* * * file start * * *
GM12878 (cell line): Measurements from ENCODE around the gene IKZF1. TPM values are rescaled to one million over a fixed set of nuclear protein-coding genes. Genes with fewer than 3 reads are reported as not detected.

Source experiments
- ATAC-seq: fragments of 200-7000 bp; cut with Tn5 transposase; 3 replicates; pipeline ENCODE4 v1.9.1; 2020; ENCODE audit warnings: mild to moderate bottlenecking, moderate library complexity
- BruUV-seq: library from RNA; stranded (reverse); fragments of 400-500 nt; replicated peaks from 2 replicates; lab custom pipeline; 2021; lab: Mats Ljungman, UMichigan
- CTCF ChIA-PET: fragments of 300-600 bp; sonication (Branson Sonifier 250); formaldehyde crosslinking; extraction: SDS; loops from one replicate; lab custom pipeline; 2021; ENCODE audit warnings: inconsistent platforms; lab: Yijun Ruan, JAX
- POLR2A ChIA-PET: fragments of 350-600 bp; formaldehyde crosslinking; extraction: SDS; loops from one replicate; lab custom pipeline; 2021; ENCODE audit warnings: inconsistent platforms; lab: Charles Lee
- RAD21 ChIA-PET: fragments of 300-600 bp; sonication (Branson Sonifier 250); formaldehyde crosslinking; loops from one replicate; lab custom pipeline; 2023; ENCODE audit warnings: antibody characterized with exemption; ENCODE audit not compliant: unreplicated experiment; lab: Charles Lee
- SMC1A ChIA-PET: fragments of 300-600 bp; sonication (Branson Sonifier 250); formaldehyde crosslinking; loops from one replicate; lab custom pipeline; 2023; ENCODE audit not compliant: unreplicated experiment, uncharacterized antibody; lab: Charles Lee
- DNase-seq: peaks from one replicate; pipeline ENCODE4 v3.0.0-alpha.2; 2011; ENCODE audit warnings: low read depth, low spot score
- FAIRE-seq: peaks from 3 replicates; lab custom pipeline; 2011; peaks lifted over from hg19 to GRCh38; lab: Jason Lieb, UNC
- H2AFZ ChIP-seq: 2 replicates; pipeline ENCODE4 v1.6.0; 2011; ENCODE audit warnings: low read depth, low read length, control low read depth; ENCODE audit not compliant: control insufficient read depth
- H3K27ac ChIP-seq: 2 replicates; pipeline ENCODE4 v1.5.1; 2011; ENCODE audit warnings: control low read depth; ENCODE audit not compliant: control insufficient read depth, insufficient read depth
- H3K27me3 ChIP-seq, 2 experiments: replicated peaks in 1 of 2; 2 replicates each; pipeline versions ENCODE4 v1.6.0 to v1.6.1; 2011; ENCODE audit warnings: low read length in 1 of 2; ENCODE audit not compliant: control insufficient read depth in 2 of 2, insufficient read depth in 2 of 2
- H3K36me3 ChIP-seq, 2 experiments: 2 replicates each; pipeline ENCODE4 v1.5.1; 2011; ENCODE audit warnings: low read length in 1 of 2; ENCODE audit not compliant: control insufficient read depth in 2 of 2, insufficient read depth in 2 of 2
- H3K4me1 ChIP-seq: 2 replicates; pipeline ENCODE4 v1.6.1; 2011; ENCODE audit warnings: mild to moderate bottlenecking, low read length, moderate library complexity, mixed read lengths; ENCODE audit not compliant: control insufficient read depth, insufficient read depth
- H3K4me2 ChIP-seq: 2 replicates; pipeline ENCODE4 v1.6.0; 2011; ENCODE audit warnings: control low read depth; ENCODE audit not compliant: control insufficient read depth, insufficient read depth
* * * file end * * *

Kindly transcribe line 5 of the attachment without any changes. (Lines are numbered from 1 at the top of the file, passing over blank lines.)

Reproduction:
- CTCF ChIA-PET: fragments of 300-600 bp; sonication (Branson Sonifier 250); formaldehyde crosslinking; extraction: SDS; loops from one replicate; lab custom pipeline; 2021; ENCODE audit warnings: inconsistent platforms; lab: Yijun Ruan, JAX